Diagnosis of Female Infertility
Diagnosis and Evaluation
Diagnostic procedures can identify the causes of infertility. Sometimes, diagnosis can be easy — just a matter of conducting a few simple tests. Other times, pinpointing the cause requires time and patience. And, in some cases, no cause of infertility can be found.
A diagnostic evaluation often begins with a physical exam and a thorough health history. Afterward, the physician may further evaluate using one or more of the following methods:
- Confirming ovulation
- Conducting a blood test: A blood test will determine if there is normal ovulation physiology. Ovulation dysfunction can result from hormonal deficiencies, congenital defects, and age.
- Assessing ovarian reserve: A physician evaluates the follicle stimulating hormone (FSH) level. A blood test is performed that can determine the number/quality of eggs remaining in a woman's ovary.
- Measuring hormone levels: A common cause of infertility is polycystic ovary syndrome (PCOS). This syndrome is genetically linked to hormonal imbalances thereby causing a condition that prevents ovulation.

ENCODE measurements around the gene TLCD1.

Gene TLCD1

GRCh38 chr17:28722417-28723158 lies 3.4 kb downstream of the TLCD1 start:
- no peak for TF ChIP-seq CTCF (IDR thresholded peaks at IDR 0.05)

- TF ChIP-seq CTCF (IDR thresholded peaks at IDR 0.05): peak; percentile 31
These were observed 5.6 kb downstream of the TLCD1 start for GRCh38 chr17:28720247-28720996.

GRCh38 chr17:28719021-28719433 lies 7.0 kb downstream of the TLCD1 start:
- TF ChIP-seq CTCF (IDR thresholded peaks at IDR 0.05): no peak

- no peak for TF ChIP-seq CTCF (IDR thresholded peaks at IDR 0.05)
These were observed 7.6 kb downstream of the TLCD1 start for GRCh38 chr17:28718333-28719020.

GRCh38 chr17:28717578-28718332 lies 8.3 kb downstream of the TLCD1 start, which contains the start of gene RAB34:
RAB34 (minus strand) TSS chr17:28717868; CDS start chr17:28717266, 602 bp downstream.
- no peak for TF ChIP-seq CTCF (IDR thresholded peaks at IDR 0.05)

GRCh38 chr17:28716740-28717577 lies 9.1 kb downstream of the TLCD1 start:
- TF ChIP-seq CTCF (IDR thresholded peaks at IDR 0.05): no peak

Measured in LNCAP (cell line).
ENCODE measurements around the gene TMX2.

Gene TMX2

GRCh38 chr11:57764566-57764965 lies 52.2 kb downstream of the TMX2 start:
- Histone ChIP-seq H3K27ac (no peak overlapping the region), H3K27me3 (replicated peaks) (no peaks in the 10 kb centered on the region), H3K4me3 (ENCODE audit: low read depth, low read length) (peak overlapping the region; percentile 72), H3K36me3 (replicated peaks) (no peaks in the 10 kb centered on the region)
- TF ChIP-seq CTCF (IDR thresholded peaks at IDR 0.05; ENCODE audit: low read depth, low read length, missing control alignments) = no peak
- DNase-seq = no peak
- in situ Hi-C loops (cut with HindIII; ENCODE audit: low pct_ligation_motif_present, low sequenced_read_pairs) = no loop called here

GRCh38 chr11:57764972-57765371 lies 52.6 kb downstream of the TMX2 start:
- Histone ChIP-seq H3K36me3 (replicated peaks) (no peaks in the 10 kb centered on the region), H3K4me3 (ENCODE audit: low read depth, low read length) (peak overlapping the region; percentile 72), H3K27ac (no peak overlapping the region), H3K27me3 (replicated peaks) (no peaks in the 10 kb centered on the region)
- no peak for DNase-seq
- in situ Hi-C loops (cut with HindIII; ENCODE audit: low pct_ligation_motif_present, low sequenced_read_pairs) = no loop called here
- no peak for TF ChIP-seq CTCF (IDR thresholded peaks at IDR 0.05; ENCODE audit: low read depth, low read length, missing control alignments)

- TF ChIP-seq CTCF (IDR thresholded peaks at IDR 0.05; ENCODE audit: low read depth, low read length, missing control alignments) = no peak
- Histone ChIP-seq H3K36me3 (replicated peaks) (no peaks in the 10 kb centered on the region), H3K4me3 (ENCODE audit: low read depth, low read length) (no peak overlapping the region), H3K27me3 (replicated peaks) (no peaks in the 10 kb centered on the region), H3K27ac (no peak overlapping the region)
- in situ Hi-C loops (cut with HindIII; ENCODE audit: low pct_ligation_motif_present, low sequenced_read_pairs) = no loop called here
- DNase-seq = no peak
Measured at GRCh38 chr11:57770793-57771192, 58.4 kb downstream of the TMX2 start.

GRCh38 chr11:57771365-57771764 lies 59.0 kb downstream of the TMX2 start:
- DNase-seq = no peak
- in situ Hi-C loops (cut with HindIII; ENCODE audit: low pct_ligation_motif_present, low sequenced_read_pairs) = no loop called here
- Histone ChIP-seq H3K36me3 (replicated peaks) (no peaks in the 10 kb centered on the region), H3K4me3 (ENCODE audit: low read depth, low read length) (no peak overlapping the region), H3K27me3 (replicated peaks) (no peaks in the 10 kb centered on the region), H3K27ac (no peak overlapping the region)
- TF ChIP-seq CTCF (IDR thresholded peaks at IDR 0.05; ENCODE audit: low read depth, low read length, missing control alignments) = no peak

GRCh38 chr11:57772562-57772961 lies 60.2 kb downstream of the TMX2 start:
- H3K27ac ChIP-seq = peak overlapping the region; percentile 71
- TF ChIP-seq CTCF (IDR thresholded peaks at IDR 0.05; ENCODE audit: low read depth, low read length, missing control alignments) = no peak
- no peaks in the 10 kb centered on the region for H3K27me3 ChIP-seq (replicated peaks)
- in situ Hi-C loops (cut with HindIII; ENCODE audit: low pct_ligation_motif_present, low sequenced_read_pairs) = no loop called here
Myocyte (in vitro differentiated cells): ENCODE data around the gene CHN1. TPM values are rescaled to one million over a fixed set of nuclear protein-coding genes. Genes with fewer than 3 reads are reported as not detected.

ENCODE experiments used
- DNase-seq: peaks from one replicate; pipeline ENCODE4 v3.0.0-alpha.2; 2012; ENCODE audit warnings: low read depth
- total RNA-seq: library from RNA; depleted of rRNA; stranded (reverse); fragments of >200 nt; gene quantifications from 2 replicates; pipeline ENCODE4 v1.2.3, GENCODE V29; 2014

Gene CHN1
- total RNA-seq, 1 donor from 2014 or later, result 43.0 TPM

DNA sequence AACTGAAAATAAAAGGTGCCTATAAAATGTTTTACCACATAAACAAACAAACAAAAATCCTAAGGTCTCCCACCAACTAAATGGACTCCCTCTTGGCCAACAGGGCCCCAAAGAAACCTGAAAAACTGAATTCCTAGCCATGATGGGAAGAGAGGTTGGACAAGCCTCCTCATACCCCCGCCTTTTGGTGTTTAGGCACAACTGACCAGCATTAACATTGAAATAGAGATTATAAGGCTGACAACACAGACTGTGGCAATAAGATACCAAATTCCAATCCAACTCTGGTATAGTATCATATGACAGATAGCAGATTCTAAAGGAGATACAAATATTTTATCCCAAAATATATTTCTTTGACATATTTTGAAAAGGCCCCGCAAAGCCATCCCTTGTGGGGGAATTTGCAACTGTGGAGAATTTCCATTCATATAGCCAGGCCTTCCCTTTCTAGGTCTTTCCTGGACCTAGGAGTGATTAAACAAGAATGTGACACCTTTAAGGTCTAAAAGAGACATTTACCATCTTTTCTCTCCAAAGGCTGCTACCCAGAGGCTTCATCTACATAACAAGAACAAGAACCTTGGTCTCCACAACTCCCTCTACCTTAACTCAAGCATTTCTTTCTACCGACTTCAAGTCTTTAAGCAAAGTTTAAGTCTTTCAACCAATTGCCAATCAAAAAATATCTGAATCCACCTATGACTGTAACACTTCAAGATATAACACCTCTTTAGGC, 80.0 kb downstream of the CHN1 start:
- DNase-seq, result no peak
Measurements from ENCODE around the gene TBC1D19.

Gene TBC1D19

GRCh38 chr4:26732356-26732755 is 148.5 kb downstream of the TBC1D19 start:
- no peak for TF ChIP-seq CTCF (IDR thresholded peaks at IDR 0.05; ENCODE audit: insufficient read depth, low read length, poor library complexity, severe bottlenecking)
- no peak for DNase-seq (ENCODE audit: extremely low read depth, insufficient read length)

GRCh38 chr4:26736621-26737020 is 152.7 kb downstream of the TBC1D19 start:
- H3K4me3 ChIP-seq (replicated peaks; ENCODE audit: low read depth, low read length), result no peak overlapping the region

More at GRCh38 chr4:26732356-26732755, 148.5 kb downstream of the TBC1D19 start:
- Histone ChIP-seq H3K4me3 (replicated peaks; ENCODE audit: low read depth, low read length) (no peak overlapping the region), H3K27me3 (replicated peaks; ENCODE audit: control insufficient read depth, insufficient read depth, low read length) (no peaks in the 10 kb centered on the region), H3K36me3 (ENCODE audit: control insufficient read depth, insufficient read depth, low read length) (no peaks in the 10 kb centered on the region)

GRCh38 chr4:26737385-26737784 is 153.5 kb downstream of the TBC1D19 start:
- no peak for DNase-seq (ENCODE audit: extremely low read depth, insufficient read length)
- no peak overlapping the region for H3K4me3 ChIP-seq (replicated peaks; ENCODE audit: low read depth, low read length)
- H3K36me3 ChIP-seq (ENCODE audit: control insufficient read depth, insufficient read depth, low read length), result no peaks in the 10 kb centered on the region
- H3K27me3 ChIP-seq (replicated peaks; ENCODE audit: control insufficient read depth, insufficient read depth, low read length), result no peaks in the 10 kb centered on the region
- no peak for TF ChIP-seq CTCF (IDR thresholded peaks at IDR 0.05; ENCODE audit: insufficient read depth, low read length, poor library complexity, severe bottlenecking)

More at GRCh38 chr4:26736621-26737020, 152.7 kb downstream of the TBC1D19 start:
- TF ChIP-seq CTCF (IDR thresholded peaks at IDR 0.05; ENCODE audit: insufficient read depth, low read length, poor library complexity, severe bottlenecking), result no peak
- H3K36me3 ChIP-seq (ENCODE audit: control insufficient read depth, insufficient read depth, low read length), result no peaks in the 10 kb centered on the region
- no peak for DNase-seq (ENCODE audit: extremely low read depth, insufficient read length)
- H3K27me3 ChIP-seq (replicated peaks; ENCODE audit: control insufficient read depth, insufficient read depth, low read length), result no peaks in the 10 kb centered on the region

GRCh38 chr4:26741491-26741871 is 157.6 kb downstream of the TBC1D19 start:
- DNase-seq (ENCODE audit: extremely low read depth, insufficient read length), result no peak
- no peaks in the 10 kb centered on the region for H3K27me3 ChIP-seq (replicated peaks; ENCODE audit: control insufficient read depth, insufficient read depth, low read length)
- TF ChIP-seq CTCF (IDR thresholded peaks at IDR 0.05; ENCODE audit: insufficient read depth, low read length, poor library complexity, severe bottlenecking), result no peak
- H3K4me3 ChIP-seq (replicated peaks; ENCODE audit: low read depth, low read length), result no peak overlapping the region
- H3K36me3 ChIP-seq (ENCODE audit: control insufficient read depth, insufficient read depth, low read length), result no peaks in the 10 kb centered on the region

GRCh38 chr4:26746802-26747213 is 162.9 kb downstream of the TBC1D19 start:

- Performing a post-coital test: After intercourse, the cervical mucus is analyzed to see how well sperm survive in a woman's reproductive tract.
- Taking a biopsy of the endometrium (lining of the uterus): This test further investigates problems with ovulation or hormones.
Depending on the patient's condition, additional detailed tests may be performed to determine the cause of the infertility. Penn Fertility Care understands that the process of diagnosis and treatment selection may be emotionally demanding and requires the most sympathetic of approaches, with attention to the emotional needs of the couple.
Treatment at Penn
Hormone Therapy to Induce Ovulation